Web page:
The Times of Lewis Hine
Between 1908 and 1917, the American photographer and sociologist Lewis Hine (1874–1940) took some of the most memorable pictures of child workers ever made. Traveling around the United States while working for the National Child Labor Committee, he photographed children in textile mills, coal mines, and factories from Vermont and Massachusetts to Georgia, Tennessee, and Missouri. Using his camera as a tool of social activism, Hine had a major influence on the development of documentary photography. But many of his pictures transcend their original purpose. Concentrating on these photographs, Alexander Nemerov reveals the special eeriness of Hine's beautiful and disturbing work as never before. Richly illustrated, the book also includes arresting contemporary photographs by Jason Francisco of the places Hine documented.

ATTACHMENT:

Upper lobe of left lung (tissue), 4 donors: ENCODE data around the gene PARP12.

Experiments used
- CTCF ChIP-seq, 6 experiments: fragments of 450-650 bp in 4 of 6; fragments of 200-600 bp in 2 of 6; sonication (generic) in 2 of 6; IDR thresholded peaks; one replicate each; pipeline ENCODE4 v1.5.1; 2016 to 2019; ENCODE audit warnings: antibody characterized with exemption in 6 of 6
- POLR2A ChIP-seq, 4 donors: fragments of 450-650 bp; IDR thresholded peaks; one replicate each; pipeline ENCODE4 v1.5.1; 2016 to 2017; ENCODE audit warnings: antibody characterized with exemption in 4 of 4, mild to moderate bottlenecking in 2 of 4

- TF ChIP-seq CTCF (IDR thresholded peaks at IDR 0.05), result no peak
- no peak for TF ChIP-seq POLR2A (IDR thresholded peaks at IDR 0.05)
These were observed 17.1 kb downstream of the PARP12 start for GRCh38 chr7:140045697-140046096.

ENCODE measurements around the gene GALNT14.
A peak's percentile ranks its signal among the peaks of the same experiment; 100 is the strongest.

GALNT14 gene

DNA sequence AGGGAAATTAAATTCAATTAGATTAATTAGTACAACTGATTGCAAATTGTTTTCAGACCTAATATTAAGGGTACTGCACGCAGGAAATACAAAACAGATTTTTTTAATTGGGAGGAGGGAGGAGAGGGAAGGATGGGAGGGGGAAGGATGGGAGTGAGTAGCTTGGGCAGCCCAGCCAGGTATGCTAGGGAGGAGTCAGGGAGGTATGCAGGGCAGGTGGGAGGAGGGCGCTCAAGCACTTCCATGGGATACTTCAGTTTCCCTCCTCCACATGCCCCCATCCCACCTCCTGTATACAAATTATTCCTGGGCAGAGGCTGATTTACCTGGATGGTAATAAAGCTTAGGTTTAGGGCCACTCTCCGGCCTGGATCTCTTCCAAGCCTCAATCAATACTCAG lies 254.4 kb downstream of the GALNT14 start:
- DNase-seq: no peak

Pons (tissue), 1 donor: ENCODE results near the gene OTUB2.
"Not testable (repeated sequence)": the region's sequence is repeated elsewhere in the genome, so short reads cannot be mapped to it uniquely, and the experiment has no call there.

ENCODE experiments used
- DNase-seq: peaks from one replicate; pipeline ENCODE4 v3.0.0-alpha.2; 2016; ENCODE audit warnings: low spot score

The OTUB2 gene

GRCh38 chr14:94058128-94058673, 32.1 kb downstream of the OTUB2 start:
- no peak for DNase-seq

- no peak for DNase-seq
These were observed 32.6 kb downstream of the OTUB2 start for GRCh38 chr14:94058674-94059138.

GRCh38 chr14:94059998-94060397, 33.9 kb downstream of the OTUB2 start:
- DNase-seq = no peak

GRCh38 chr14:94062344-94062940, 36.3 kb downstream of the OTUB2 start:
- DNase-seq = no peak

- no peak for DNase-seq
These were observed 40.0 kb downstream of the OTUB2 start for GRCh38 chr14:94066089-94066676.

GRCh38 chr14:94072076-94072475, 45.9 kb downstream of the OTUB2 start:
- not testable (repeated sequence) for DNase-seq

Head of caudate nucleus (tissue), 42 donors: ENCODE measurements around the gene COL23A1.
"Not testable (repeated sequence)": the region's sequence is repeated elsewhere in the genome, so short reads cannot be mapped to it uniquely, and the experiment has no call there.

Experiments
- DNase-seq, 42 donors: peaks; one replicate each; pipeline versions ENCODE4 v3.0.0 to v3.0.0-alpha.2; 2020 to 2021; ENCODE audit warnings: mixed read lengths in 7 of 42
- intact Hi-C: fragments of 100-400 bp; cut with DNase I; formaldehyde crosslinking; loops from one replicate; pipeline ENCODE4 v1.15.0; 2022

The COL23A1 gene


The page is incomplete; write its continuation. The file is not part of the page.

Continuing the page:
Soulmaker is a striking new meditation on Hine's photographs. It explores how Hine's children lived in time, even how they might continue to live for all time. Thinking about what the mill would be like after he was gone, after the children were gone, Hine intuited what lives and dies in the second a photograph is made. His photographs seek the beauty, fragility, and terror of moments on earth.
Alexander Nemerov is the Carl and Marilynn Thoma Provostial Professor in the Arts and Humanities at Stanford University. His books include Silent Dialogues: Diane Arbus and Howard Nemerov, Wartime Kiss: Visions of the Moment in the 1940s (Princeton), and Acting in the Night: Macbeth and the Places of the Civil War.